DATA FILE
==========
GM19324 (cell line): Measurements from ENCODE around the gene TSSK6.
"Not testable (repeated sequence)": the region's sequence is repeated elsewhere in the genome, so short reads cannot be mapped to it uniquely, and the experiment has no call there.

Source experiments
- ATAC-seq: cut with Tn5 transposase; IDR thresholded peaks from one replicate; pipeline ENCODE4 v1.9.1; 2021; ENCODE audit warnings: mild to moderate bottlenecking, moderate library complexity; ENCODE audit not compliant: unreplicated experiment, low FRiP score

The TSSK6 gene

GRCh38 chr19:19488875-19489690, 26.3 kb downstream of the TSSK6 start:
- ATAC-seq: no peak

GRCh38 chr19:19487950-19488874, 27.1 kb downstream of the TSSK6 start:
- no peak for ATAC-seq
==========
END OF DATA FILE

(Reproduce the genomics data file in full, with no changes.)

GM19324 (cell line): Measurements from ENCODE around the gene TSSK6.
"Not testable (repeated sequence)": the region's sequence is repeated elsewhere in the genome, so short reads cannot be mapped to it uniquely, and the experiment has no call there.

Source experiments
- ATAC-seq: cut with Tn5 transposase; IDR thresholded peaks from one replicate; pipeline ENCODE4 v1.9.1; 2021; ENCODE audit warnings: mild to moderate bottlenecking, moderate library complexity; ENCODE audit not compliant: unreplicated experiment, low FRiP score

The TSSK6 gene

GRCh38 chr19:19488875-19489690, 26.3 kb downstream of the TSSK6 start:
- ATAC-seq: no peak

GRCh38 chr19:19487950-19488874, 27.1 kb downstream of the TSSK6 start:
- no peak for ATAC-seq